2005-06-01T23:59:59.000Z

166

A Field Air-Exclusion System for Measuring the Effects of Air Pollutants on Crops  

Science Conference Proceedings (OSTI)

In two years of field testing, an electronically regulated prototype proved more realistic for southwestern conditions than conventional systems for exposing plants to controlled amounts of pollutants. A mobile version of the experimental system, developed on the basis of the test results, is transportable to remote sites.

1985-08-12T23:59:59.000Z

167

Dual-fueled taxis will ease air pollution problem in Tehran  

SciTech Connect

According to emissions tests of standard and converted taxis, CO, hydrocarbon NO/sub x/, and SO/sub 2/ air pollution in Tehran could be reduced by converting the 15,000 taxis in that city to dual-fuel systems which would permit the taxis to use gasoline or LPG. Complete conversion to LPG is impractical because of the lack of service stations dispersing it. Tehran, with a limited mass transit system, has a relatively high percentage of taxis among all gasoline-powered cars, and these taxis are responsible for about 25% of the vehicular air pollution, a figure which could be reduced to an estimated 7% by the conversion. The conversion to LPG would also be economical, since the price of gasoline has increased by 20% in Iran in the past two years and will probably continue to increase, but the price of LPG has remained almost constant.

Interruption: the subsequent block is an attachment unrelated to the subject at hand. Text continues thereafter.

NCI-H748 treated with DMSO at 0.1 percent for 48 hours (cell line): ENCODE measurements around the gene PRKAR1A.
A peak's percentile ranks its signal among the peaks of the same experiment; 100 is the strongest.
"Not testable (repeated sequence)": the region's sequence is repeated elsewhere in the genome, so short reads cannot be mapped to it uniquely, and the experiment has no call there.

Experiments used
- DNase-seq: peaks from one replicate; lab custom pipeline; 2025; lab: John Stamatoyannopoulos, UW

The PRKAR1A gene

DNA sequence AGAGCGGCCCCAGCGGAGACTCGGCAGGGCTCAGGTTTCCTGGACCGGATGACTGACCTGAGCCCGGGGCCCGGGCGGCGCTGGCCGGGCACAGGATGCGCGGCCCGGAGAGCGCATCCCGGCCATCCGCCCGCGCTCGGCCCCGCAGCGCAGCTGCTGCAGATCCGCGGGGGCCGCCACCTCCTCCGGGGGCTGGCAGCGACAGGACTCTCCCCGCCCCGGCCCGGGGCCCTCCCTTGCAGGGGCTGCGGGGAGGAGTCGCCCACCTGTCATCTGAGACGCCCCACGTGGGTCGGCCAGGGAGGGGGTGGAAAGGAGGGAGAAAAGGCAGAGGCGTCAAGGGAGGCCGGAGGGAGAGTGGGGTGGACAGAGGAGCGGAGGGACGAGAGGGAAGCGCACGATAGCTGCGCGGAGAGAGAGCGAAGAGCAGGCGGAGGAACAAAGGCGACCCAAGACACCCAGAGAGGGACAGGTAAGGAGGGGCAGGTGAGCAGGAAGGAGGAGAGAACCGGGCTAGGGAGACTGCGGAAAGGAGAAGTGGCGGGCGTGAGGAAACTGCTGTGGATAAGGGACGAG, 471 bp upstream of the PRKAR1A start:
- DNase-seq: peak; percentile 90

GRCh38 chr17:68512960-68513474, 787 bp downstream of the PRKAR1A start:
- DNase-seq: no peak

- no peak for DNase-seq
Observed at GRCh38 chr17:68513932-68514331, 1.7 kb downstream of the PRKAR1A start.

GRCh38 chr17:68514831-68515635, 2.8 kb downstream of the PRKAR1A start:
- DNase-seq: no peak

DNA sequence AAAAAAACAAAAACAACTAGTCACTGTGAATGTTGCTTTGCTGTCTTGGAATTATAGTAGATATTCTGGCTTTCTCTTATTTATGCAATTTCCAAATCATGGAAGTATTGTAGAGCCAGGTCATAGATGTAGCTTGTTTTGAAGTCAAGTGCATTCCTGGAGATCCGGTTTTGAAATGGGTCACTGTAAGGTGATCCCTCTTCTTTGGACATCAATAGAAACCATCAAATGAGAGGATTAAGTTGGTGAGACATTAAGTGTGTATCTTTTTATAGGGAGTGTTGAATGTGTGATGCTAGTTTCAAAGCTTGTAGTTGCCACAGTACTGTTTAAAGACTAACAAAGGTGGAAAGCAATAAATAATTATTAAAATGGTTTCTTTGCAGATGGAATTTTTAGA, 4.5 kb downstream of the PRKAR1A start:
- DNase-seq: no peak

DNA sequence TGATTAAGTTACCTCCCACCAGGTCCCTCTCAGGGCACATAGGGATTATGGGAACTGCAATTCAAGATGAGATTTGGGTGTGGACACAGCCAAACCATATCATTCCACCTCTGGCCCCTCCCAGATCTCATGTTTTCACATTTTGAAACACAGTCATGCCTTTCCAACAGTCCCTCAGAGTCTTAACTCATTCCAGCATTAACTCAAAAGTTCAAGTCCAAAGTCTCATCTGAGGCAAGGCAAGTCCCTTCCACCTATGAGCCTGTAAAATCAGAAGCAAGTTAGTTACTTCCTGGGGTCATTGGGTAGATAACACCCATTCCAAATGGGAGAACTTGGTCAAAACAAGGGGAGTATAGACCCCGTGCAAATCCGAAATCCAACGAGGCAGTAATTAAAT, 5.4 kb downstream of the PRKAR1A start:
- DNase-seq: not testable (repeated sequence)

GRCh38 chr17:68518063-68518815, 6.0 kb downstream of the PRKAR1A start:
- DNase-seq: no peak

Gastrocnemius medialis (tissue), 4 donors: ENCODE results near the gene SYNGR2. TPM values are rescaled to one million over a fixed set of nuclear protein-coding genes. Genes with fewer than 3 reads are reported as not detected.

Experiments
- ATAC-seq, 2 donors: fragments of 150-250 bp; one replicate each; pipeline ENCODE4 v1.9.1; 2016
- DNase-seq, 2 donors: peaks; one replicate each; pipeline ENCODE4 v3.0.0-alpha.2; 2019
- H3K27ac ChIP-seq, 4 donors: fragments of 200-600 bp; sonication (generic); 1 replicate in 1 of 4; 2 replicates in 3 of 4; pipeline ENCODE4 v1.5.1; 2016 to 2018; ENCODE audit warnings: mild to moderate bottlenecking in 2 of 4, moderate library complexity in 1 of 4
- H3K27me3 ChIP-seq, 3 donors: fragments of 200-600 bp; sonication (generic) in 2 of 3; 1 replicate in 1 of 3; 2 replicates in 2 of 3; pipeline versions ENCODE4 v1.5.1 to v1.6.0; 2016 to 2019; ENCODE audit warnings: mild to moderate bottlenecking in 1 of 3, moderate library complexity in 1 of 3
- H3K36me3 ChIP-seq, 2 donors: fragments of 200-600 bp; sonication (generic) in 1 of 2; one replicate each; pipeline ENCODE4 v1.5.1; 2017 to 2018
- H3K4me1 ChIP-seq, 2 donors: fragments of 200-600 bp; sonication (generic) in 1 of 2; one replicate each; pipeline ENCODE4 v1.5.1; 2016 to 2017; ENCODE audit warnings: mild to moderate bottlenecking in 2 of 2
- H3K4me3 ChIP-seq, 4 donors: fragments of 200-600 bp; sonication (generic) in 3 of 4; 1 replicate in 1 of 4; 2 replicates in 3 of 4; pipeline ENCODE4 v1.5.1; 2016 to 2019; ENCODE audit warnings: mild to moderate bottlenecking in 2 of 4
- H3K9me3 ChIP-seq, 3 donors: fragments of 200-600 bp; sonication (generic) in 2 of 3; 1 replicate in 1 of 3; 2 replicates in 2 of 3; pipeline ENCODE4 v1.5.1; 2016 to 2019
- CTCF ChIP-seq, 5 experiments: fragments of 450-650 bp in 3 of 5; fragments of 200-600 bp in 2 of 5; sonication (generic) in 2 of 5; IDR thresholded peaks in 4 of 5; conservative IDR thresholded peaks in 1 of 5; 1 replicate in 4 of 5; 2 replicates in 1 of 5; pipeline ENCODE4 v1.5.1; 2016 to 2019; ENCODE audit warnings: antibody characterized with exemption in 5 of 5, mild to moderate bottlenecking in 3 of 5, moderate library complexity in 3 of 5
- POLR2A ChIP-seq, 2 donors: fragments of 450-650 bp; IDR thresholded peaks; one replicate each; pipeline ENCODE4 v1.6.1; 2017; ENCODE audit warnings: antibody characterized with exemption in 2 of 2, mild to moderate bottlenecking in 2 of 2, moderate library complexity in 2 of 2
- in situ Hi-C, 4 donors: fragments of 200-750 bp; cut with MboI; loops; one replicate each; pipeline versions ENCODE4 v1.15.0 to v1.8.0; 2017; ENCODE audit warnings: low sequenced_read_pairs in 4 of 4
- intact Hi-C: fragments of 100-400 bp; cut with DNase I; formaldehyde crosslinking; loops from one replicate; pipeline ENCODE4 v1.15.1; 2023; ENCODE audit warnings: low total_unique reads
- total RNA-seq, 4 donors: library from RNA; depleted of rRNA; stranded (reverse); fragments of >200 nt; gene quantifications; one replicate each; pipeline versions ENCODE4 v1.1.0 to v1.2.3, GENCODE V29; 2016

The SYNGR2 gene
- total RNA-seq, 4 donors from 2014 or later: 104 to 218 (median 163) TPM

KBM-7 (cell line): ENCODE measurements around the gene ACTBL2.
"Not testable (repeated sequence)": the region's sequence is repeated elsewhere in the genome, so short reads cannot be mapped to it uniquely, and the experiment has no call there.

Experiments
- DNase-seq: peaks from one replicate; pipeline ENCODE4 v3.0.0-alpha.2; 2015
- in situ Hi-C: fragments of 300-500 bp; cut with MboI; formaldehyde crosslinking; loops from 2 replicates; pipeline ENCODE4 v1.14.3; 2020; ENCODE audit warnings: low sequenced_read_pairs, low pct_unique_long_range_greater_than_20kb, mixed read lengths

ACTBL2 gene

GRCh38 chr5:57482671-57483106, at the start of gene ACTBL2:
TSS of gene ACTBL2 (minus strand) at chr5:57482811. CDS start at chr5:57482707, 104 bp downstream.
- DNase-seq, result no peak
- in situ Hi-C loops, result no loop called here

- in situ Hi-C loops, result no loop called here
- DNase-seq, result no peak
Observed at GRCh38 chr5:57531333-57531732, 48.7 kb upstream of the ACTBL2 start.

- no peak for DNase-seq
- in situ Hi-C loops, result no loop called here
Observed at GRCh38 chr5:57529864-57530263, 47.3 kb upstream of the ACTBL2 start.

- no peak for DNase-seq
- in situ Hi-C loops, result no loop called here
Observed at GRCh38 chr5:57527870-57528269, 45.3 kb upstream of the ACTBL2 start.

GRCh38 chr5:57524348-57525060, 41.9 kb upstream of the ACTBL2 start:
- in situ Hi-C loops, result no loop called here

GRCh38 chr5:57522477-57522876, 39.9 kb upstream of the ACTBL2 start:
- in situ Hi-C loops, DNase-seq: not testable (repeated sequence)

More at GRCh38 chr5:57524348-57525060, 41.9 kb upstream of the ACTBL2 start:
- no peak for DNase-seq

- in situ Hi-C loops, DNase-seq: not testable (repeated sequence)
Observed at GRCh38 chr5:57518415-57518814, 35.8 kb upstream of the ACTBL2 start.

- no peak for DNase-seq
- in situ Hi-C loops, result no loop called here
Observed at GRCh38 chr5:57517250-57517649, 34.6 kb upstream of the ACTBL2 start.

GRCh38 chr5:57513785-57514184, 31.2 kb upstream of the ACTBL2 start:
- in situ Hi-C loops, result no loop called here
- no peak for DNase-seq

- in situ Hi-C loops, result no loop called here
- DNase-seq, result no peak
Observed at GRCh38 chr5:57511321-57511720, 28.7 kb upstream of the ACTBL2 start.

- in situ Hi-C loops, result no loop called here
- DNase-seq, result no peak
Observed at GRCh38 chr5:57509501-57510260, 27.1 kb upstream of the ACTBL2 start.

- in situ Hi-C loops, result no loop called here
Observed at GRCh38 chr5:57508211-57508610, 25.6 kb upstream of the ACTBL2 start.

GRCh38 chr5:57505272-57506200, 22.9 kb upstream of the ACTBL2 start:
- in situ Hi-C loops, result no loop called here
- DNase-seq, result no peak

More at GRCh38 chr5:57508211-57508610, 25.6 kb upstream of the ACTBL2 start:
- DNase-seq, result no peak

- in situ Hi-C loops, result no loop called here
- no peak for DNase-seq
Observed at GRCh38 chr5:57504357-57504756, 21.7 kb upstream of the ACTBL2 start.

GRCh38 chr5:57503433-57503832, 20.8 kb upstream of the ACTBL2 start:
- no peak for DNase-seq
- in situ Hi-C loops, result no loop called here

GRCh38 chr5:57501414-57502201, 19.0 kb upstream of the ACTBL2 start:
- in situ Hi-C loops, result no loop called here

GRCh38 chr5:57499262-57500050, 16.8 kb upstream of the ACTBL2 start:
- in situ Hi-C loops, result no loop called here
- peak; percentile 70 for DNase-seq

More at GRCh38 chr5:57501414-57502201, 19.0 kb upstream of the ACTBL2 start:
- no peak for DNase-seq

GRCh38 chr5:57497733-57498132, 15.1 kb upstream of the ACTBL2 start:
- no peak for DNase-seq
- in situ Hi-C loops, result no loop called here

Ebtekar, T.

1979-07-01T23:59:59.000Z

168

National Emission Standards for Hazardous Air Pollutants—Calendar Year 2011 INL Report for Radionuclides (2012)  

SciTech Connect

This report documents the calendar year 2011 radionuclide air emissions and resulting effective dose equivalent to the maximally exposed individual member of the public from operations at the Department of Energy's Idaho National Laboratory Site. This report was prepared in accordance with the Code of Federal Regulations, Title 40, 'Protection of the Environment,' Part 61, 'National Emission Standards for Hazardous Air Pollutants,' Subpart H, 'National Emission Standards for Emissions of Radionuclides Other than Radon from Department of Energy Facilities.' The effective dose equivalent to the maximally exposed individual member of the public was 4.58E-02 mrem per year, 0.46 percent of the 10 mrem standard.